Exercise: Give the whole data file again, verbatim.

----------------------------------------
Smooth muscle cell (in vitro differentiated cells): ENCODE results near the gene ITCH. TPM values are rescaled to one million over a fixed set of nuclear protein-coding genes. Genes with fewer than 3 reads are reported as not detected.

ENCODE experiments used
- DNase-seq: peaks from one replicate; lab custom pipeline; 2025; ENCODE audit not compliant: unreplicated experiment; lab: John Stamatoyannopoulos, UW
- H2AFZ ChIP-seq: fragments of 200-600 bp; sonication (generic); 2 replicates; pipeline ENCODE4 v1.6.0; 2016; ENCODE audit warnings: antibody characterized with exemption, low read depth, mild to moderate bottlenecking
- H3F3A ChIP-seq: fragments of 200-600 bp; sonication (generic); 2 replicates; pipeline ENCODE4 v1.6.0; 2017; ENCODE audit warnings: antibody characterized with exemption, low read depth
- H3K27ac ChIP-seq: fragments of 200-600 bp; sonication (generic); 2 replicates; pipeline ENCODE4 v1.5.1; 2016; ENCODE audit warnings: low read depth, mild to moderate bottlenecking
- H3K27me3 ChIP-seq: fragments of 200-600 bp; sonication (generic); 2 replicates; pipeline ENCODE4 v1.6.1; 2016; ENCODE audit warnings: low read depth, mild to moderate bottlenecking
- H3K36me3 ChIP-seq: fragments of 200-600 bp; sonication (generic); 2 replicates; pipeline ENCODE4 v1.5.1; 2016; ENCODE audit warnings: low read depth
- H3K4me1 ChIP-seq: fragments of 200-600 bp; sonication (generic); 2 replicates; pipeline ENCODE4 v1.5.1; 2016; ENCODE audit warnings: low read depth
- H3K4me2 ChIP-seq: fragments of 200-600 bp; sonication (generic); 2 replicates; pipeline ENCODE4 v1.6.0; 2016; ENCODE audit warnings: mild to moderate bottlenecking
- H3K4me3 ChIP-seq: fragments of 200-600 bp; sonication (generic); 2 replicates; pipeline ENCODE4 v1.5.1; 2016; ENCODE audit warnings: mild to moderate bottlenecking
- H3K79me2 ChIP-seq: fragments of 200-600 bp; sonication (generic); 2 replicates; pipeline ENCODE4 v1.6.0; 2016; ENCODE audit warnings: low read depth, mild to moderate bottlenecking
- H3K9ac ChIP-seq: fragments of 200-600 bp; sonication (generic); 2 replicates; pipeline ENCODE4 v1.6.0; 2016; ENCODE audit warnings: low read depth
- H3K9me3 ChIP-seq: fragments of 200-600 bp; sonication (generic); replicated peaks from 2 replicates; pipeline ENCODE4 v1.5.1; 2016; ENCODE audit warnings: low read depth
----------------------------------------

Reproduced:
Smooth muscle cell (in vitro differentiated cells): ENCODE results near the gene ITCH. TPM values are rescaled to one million over a fixed set of nuclear protein-coding genes. Genes with fewer than 3 reads are reported as not detected.

ENCODE experiments used
- DNase-seq: peaks from one replicate; lab custom pipeline; 2025; ENCODE audit not compliant: unreplicated experiment; lab: John Stamatoyannopoulos, UW
- H2AFZ ChIP-seq: fragments of 200-600 bp; sonication (generic); 2 replicates; pipeline ENCODE4 v1.6.0; 2016; ENCODE audit warnings: antibody characterized with exemption, low read depth, mild to moderate bottlenecking
- H3F3A ChIP-seq: fragments of 200-600 bp; sonication (generic); 2 replicates; pipeline ENCODE4 v1.6.0; 2017; ENCODE audit warnings: antibody characterized with exemption, low read depth
- H3K27ac ChIP-seq: fragments of 200-600 bp; sonication (generic); 2 replicates; pipeline ENCODE4 v1.5.1; 2016; ENCODE audit warnings: low read depth, mild to moderate bottlenecking
- H3K27me3 ChIP-seq: fragments of 200-600 bp; sonication (generic); 2 replicates; pipeline ENCODE4 v1.6.1; 2016; ENCODE audit warnings: low read depth, mild to moderate bottlenecking
- H3K36me3 ChIP-seq: fragments of 200-600 bp; sonication (generic); 2 replicates; pipeline ENCODE4 v1.5.1; 2016; ENCODE audit warnings: low read depth
- H3K4me1 ChIP-seq: fragments of 200-600 bp; sonication (generic); 2 replicates; pipeline ENCODE4 v1.5.1; 2016; ENCODE audit warnings: low read depth
- H3K4me2 ChIP-seq: fragments of 200-600 bp; sonication (generic); 2 replicates; pipeline ENCODE4 v1.6.0; 2016; ENCODE audit warnings: mild to moderate bottlenecking
- H3K4me3 ChIP-seq: fragments of 200-600 bp; sonication (generic); 2 replicates; pipeline ENCODE4 v1.5.1; 2016; ENCODE audit warnings: mild to moderate bottlenecking
- H3K79me2 ChIP-seq: fragments of 200-600 bp; sonication (generic); 2 replicates; pipeline ENCODE4 v1.6.0; 2016; ENCODE audit warnings: low read depth, mild to moderate bottlenecking
- H3K9ac ChIP-seq: fragments of 200-600 bp; sonication (generic); 2 replicates; pipeline ENCODE4 v1.6.0; 2016; ENCODE audit warnings: low read depth
- H3K9me3 ChIP-seq: fragments of 200-600 bp; sonication (generic); replicated peaks from 2 replicates; pipeline ENCODE4 v1.5.1; 2016; ENCODE audit warnings: low read depth